Flatbush-Tompkins Congregational Church

Location: 424 East 19th Street, Brooklyn, NY 11226
Telephone: 718-282-5353
E-mail: info@ftcchurch.org
Website: http://www.ftcchurch.org/

The Flatbush-Tompkins Congregational Church was formed on May 27, 1942 through a merger of The Flatbush Congregational Church and The Tompkins Avenue Congregational Church. The latter began in a school house on Tompkins Avenue in June, 1875. In July of that year, the church rented and later purchased the building of the Tompkins Avenue Presbyterian Church located at McDonough Street and Tompkins Avenue. Under the leadership of Reverend Dr. Robert R. Meridith of Boston, the congregation bought a plot of land across the street and built a new church. When the new building opened in January, 1889, it was the largest church structure and the second largest Congregational Church membership in the country. The membership grew to over 2,400 members and was often referred to as “Dr. Meredith’s Church.”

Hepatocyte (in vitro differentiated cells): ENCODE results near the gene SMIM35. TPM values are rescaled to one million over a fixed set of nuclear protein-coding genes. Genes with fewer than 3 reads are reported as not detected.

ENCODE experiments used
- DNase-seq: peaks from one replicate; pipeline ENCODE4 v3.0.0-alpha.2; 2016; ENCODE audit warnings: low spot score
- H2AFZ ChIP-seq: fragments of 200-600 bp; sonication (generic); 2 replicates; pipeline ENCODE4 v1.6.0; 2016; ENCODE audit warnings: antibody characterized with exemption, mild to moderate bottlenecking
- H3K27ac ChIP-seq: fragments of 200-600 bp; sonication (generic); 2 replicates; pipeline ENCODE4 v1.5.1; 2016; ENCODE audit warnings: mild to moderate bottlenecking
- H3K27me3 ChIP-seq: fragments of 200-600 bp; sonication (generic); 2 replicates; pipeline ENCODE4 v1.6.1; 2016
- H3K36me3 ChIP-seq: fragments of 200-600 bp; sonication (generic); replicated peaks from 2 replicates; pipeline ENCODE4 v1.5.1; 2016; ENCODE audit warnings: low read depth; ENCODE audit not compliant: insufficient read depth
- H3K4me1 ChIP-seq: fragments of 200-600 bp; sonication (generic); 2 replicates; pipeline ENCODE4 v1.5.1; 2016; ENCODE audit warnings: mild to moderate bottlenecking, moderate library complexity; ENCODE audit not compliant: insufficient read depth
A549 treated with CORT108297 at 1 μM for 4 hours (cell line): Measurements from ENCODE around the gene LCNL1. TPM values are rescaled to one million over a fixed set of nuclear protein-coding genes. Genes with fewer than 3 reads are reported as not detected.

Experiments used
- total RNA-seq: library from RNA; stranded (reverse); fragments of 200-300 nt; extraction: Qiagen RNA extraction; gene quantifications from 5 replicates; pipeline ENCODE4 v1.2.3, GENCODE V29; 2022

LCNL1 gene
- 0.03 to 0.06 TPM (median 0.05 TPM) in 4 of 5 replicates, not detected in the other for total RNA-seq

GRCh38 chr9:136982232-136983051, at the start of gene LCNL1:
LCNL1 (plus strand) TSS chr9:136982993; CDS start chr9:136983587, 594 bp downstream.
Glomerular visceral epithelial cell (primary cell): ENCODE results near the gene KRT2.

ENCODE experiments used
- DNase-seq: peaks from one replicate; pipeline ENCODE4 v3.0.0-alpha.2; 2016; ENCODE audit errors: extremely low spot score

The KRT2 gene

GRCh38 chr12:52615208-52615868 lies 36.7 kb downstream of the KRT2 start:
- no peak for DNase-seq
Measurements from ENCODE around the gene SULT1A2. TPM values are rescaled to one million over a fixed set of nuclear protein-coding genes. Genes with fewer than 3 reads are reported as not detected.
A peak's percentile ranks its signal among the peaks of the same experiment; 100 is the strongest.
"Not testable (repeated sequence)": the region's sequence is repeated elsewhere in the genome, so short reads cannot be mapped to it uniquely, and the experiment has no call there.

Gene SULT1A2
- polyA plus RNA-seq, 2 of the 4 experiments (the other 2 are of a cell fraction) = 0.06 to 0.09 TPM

The Flatbush Congregational Church was organized in September, 1899. The congregation held the meetings in a Masonic lodge on Flatbush Avenue and later in a store. The lodge was dedicated the “Old Church” on October 14, 1900. Around this time, the congregation purchased land on Dorchester Road with hopes of building a new church. On October 2, 1910, the “New Church” was dedicated and the service and sunday school moved to the location.

When the churches merged in 1942, the new membership was over 4,000 making it the largest Congregational Church in the United States at the time. The conregation has since occupied the “New Church'” building. The church’s demographics have changed with the community, going from predominantly from Dutch in its early days, to Scandinavian, Irish, Italian, Russian, West Indian, and Afro-American in to 1920s, to primarily Afro-American, Afro-Caribbean, and Latino today. Music is especially important in the church, having both youth and adult choirs. The Flatbush-Tompkins Congregational Church is often seen as an important historical and architectural landmark within the Brooklyn and New York City. The neo-Georgian “New Church”,  the beautiful and architecturally unique “Old Church,” the stately Parish House, and the handsome neighborhood parsonage all add to the picturesque architecture of the Ditmas-Park Community .

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